The Sunshine Principle and Eat Smarter challenged my thoughts about food, medicine, and healing. I began to see the opportunity to practice St. Therese’s little way even in my choices around food and exercise, seeing that choosing health is choosing the ability to better serve my family, and that I can choose health through the small, daily little things.

I am still working through In Over Our Heads, but I know it will challenge my patterns of thinking and encourage me to stop defining myself through the lens of my relationships with others and instead seek to engage in Christ motivated self-authorship (an area of scholarship my husband explored in his Master’s thesis).

We carry lies with us constantly, accepting them as truth. When dealing with anxiety or depression, these lies become our reality: You are not enough. You cannot be enough. Nothing will change. You cannot change. You have to do this all by yourself.

There is a reason that Satan is called both the Great Deceiver and the Father of Lies. He seeks to whisper these deceits into our ear as if they were sweet nothings, repeating them again and again to our hearts until our hearts begin to repeat them as a beating drum, sounding in our ears, deafening truth, drowning us in despair.

Untangling these lies within our hearts requires staring them in the face, recognizing them as false, and humbly handing them over to Our Blessed Mother. She whose heel crushed the snake will gently hold our hearts, rooting out all the painful deceits we have come to believe. It is not always easy work, but it is work with doing. If we are to truly live out our faith, we must live it out in truth. We must truly know ourselves, and that means understanding our deepest faults and wounds. For if we cannot know our faults and wounds, we cannot bring them to Christ, and if we cannot offer our wounds to Christ, he cannot pour His Mercy over them, and if our wounds are unable to receive Christ’s mercy, they will fester, spreading to our whole selves, poisoning not only our own body, but the Body of Christ itself.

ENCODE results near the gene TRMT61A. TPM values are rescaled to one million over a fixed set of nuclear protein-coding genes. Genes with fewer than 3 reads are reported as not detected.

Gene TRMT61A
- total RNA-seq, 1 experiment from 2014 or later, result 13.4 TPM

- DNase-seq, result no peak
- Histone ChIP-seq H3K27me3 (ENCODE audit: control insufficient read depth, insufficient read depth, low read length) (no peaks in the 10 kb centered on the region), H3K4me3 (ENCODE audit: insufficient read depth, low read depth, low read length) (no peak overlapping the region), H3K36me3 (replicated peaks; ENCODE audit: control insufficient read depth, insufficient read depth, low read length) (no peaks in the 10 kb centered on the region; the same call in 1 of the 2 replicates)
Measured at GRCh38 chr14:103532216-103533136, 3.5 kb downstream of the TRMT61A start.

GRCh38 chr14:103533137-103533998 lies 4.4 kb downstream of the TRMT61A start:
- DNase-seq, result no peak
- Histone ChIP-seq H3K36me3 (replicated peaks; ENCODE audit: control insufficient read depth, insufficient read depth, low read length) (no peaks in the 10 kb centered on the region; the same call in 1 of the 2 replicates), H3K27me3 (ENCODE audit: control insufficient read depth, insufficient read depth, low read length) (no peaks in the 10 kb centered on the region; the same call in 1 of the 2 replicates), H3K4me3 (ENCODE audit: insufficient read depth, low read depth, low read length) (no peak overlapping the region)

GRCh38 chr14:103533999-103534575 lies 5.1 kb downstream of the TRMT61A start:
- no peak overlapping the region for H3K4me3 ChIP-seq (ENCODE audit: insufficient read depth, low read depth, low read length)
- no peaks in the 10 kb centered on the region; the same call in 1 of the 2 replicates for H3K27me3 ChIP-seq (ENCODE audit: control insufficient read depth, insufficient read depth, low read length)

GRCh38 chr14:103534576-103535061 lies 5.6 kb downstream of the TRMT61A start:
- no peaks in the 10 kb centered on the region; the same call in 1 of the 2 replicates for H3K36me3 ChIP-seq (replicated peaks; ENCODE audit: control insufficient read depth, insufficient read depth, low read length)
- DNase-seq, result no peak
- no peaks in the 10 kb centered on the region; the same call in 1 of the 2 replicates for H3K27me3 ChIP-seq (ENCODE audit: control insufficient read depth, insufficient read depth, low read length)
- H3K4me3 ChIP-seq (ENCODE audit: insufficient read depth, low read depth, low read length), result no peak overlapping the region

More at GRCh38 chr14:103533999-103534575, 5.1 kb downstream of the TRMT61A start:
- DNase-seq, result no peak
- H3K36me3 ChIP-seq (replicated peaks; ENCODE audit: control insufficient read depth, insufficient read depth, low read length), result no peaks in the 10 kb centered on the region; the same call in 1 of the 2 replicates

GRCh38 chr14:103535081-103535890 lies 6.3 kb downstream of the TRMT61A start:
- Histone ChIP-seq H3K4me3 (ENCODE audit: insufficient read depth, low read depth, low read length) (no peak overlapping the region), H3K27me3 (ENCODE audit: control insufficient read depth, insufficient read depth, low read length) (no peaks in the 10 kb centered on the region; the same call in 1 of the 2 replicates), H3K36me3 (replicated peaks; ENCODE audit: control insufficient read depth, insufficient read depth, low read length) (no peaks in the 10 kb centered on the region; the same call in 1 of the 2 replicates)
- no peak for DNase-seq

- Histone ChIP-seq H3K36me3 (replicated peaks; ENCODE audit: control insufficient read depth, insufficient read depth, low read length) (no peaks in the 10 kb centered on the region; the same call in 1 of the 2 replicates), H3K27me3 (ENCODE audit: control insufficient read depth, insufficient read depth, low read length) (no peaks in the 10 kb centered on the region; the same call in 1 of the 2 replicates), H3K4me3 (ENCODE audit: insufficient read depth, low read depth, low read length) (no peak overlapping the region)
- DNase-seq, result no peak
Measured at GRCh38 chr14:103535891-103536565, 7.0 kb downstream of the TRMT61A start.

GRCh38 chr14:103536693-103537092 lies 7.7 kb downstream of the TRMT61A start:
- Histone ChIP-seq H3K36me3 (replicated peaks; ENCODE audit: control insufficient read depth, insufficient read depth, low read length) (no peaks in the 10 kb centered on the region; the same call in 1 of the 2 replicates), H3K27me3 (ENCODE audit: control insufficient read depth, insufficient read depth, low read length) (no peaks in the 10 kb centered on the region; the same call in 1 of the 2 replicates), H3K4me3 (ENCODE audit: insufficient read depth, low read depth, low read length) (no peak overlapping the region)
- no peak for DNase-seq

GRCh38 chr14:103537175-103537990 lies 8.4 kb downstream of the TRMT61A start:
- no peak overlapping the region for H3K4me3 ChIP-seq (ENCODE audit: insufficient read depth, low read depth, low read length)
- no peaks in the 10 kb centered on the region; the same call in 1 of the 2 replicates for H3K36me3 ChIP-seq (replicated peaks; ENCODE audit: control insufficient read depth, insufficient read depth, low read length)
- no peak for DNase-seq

In our baptism, we have died and been raised in Christ. Our struggle is in continuing to choose that self-death, so that Christ may live in our hearts rather than trying to fill our hearts with empty and vain things. For Christ can only fill what we have emptied out, and his Divine Mercy reaches into our hearts only insofar as we allow Him to reach. We must return again and again to the Cross, embracing our sufferings, embracing our vocations, and asking Christ to reign over us. For our identity can only be found in Him, and we must always be first a son or daughter of God. Our hearts yearn for truth, who is Christ, and Christ, who is Love. In finding our identity in Christ, we answer the deepest longings of our hearts and crush the lies that Satan wishes to feed our souls, and in doing so, we can allow others to do the same.

Allowing Christ to form me is not an easy task, and often my pride gets in the way. Frequent confession (minimum once a month) has helped in increasing my willingness to serve my family. For in that sacrament, I am humbled. My soul is laid bare before Christ, and he loves me, even in all my sin and littleness. Confession helps to keep me humble, to help me to say “Fiat” rather than “Non serviam.” Little by little, Christ chips away at all my attachments, and I am made new. I am made whole. And in that wholeness, I find I am better able to serve, to be present, to love.

When You Feel that Rage

Please note: The following discusses postpartum depression in great detail and may be distressing to some. I want to note that at no point was anyone hurtaction was always taken prior to that point for the safety of both parties.